Sprint Long Distance

email us

Sprint Long Distance



Iranian books

US Transcom
US Transcom

Sehaty Foreign Exchange

Flower delivery in Iran


 Write for The Iranian

Shapour Monument remains, Sasanid period, Bishabour, Fars.
Photo by Mansour Sane'

Not too deep
Shortcomings in the study of Iranian history

By Khodadad Rezakhani
August 11, 2000
The Iranian

This might sound a little unusual. It must sound downright "geekish." But I have an urge to speak out. It is a simple matter, and it concerns teaching history at universities. I am specifically concerned about Iranian history, since this is my own field of study. People study it, and everybody has opinions about it, and that irritates me. I never walk up to an electrical engineer and lecture him about signal processing theory and how useless it is or that he is doing everything wrong. So why is it that every mid-wife or plumber feels free to tell me that the reason behind Pirouz' defeat by the Huns was that he ate too much beans the night before?

What's worse is when academics limit the study of Iranian history only to superficial things. I give you one example from France and try to compare it to the situation about Iran. When you go to university and study the history of France, you receive information on three levels. The first level is to give basic information, like when Hugh Capet became the king or who fought in the Hundred Year Wars. The second level involves specifics. The example can be an in depth study of Henri IV and his life and how and why he became the king of France. This is usually a little more in depth and not only answers the When and Where, but also a little bit of Why. The third level is a really deep and thorough study of a subject, like the reasons behind the French Revolution and its consequences and everything about the subject, down to the presents that Danton received on his eleventh birthday.

After all that, you get into a real academic study of a subject. This is usually what a Ph.D student or a professor does. Most of the time, the research is about a new subject or an unexplored field. In its best form, this study presents facts that are contradictory to what is generally believed and accepted, and it has sources and documents to prove that the "norm" is wrong. One good example is the book, "Myth of Absolutism" that tries to prove that Louis XIV, the poster boy of European absolutism, was not an absolute monarch at all, but just a great deal-maker and an outstanding business man. This is the dream of all up-and-coming historians, and the worst nightmare of established professors. But in the end, it benefits the whole understanding of history.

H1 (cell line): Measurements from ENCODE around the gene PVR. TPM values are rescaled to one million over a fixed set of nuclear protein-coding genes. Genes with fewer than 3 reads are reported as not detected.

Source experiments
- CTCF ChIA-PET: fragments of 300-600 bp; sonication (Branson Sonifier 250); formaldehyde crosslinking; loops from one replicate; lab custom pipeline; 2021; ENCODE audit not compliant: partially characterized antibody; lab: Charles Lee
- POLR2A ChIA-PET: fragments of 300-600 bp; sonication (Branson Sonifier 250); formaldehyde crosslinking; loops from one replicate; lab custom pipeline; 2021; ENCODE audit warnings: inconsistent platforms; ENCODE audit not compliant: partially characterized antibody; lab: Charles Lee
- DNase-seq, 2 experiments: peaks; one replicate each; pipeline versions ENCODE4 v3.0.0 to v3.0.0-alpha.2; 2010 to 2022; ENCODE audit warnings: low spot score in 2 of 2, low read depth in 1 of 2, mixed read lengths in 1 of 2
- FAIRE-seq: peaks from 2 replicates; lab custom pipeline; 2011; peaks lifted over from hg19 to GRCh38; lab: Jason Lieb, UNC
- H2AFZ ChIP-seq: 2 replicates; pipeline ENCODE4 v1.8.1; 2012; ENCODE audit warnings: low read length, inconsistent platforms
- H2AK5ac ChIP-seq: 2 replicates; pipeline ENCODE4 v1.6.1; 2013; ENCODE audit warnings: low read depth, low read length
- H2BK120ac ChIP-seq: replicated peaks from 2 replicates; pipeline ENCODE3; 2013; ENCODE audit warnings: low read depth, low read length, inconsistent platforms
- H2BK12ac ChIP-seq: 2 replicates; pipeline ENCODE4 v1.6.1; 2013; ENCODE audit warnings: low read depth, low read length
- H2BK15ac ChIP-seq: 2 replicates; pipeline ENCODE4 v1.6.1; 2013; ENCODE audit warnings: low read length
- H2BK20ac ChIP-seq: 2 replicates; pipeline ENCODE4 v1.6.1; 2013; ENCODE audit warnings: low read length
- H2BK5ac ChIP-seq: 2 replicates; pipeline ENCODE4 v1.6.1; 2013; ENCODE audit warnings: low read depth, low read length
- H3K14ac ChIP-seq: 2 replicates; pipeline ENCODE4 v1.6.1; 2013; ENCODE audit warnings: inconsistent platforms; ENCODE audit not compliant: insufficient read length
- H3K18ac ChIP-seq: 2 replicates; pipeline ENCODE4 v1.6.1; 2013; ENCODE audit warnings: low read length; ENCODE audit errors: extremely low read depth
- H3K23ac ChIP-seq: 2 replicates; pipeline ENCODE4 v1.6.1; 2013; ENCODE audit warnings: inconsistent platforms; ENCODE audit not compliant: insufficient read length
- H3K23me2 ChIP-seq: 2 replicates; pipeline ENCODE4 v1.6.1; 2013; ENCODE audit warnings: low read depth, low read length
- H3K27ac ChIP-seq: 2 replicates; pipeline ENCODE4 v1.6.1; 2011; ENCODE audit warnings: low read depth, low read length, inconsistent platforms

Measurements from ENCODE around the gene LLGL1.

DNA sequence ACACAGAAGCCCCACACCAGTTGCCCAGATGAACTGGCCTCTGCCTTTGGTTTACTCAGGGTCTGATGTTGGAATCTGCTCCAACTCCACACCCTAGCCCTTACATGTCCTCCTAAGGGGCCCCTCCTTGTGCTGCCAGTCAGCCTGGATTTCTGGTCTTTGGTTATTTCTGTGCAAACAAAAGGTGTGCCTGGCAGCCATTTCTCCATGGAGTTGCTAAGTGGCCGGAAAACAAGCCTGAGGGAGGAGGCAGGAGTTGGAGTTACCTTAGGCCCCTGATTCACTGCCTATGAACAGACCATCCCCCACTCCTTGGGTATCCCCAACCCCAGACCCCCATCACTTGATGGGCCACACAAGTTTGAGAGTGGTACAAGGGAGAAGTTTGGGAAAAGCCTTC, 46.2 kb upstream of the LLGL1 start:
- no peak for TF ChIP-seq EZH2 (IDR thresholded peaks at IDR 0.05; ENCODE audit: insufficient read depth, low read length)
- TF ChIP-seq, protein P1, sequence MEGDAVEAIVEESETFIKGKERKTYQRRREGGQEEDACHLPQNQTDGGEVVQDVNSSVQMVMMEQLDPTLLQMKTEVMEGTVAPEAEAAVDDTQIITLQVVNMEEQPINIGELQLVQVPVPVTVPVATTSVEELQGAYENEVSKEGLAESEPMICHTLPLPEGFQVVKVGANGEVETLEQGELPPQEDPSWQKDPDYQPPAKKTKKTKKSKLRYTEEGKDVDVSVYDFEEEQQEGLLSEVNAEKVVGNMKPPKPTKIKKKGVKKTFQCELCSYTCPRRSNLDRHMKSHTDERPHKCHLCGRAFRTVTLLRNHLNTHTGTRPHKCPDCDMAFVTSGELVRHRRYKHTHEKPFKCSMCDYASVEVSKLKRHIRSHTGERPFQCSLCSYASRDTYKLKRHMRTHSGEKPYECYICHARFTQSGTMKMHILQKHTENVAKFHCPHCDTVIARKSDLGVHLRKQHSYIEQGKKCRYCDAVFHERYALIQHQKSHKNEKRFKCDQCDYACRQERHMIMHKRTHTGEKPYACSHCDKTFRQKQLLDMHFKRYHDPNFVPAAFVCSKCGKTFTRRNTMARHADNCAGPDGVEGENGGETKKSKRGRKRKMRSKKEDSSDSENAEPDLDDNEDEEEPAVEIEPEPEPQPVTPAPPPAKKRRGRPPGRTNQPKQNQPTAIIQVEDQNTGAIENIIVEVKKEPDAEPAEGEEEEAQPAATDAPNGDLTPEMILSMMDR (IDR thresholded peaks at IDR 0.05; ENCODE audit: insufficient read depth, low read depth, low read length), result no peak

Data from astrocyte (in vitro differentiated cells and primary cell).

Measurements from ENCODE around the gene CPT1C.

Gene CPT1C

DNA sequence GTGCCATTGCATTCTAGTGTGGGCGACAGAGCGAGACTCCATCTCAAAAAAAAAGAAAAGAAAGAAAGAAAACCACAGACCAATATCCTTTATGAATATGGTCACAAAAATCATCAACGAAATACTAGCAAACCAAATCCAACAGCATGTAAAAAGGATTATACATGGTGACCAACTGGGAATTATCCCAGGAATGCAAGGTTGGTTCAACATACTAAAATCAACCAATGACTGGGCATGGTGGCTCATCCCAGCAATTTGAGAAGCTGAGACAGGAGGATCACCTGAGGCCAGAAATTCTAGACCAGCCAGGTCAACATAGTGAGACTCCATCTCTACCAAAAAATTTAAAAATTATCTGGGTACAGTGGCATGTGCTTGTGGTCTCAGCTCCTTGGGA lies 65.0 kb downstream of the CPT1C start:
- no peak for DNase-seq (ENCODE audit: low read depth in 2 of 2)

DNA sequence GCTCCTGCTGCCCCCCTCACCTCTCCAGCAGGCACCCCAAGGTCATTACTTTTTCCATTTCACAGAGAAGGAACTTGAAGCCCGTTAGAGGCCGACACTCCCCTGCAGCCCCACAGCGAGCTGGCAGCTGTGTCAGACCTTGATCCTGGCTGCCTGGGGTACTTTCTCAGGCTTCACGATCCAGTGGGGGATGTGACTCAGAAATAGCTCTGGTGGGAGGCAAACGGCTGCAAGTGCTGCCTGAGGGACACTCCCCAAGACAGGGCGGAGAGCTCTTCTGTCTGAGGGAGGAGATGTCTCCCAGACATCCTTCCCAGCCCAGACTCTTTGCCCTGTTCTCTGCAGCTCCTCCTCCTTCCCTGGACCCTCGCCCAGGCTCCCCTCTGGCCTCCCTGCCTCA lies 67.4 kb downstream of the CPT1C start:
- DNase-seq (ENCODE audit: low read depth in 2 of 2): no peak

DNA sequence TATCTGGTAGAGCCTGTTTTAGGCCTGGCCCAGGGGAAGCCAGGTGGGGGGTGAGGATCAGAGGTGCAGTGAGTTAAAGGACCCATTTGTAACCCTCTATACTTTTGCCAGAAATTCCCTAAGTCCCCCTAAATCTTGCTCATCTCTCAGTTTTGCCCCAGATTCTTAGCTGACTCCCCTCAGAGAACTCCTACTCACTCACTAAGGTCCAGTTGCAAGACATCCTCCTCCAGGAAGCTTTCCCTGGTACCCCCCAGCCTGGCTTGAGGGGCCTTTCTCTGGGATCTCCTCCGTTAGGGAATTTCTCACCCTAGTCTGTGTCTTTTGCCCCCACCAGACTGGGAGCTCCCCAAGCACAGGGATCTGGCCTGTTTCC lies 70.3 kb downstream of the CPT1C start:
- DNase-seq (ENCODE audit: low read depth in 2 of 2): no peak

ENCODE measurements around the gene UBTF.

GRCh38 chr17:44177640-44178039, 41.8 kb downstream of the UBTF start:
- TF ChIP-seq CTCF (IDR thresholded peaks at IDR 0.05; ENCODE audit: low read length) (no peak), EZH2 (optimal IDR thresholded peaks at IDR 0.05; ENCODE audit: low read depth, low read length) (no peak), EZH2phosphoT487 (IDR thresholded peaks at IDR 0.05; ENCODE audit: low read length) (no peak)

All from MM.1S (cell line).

My concern is that in almost all the universities around the world which offer classes on Iranian history, there is no in depth study of various subjects. Professors and students just satisfy themselves with When and Where, and they take on a little bit of Why, but they don't go very deep. Most only rely on Western sources and what is generally accepted as fact, but they don't try very hard to check those facts or to broaden their understanding. Heroodotus, Sophocles, Procopius, and such Greek and Roman historians, are still the major sources of Achaemenid and Sasanid studies.

That is why everybody thinks Iran's name was "changed" from Persia. The fact is, it never did! Khosro I Anushervan calls himself "Shahanshahi Iran i Aniran" (King of the Kings of Iran and other countries under his rule). Iran has always been Iran. It is sad that one of the best general sources for the study of Sasanid history is still A. Christensens's "Les Sasanids," written in early 20th century. By comparison, the 1996 book on the Grand Duchy of Moscovy will soon to be eclipsed by another coming out this September. Four years is the expiration date on the study of a Western historical subject. But we are still referring to Pirnia's decades-old "History of Ancient Iran".

Other details about Iranian history are just taken at face value and fed to students as the truth. Gaumat was certainly a usurper to the thrown of Cyrus. Arashk II was the son of Arashk I. Ardeshir was the grandson of Sasan. Azar Narsi was crazy and was rightfully overthrown in favor of his unborn brother, Shahpour II. Shirouyeh killed his father just because he was crazy. Khosro lost the battle only because Bahram Chubin was a great military strategist. The list of controversial subjects in the history of Iran just goes on and on right up to more recent events such as the murder of Adel Shah Afshar due to his madness.

The historical community only bothers about simple facts and not much else. The few who do are fast disheartened by the lack of support from the rest of the academia, financially and otherwise. The truth is, the need for a deeper understanding of Iranian history has not yet been appreciated . An average French or English Ph.D student cannot graduate by just listing basic facts. He/she need to do in depth research; find and present new facts and challenge established ones.

You get the idea?

Comment for The Iranian letters section
Comment to the writer Khodadad Rezakhani

 Sprint Long Distance

Copyright © Abadan Publishing Co. All Rights Reserved. May not be duplicated or distributed in any form

 MIS Internet Services

Web Site Design by
Multimedia Internet Services, Inc

 GPG Internet server

Internet server by
Global Publishing Group.